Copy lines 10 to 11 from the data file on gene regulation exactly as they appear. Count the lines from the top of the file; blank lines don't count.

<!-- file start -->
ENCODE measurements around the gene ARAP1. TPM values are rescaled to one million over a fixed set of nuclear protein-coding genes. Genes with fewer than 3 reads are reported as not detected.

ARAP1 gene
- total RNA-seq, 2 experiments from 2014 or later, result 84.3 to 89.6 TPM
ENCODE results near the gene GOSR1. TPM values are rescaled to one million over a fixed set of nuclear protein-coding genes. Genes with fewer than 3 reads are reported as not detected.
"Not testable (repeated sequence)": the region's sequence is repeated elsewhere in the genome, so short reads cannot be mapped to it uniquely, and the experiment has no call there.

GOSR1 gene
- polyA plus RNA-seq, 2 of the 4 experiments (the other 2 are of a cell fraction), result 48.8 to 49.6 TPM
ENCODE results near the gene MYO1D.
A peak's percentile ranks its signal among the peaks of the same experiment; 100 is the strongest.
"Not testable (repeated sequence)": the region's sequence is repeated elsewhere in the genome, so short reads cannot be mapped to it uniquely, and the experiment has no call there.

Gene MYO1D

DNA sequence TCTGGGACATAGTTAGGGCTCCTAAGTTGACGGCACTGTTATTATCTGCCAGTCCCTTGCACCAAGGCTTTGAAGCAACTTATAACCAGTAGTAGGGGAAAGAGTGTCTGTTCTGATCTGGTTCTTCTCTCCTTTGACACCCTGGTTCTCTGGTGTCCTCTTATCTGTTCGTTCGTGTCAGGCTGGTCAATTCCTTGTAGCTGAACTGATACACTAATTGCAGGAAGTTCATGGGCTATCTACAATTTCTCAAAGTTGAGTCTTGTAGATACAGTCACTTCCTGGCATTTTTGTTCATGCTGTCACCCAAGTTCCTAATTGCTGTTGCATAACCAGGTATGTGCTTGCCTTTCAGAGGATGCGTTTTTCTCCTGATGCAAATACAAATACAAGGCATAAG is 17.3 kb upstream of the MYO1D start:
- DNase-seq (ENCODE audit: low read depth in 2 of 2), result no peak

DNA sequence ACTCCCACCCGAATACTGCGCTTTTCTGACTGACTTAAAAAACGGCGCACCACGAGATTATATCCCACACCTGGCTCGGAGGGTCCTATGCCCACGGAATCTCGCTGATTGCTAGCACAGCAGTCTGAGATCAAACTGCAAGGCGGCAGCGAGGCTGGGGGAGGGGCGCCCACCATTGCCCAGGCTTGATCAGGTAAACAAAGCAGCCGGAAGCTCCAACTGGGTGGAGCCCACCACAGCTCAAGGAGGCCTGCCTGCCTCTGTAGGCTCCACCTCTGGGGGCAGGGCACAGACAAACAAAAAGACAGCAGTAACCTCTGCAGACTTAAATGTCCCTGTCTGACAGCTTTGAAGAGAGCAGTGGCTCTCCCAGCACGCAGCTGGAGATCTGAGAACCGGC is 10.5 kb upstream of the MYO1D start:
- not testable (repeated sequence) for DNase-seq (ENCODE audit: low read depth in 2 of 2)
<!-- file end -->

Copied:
"Not testable (repeated sequence)": the region's sequence is repeated elsewhere in the genome, so short reads cannot be mapped to it uniquely, and the experiment has no call there.

Gene MYO1D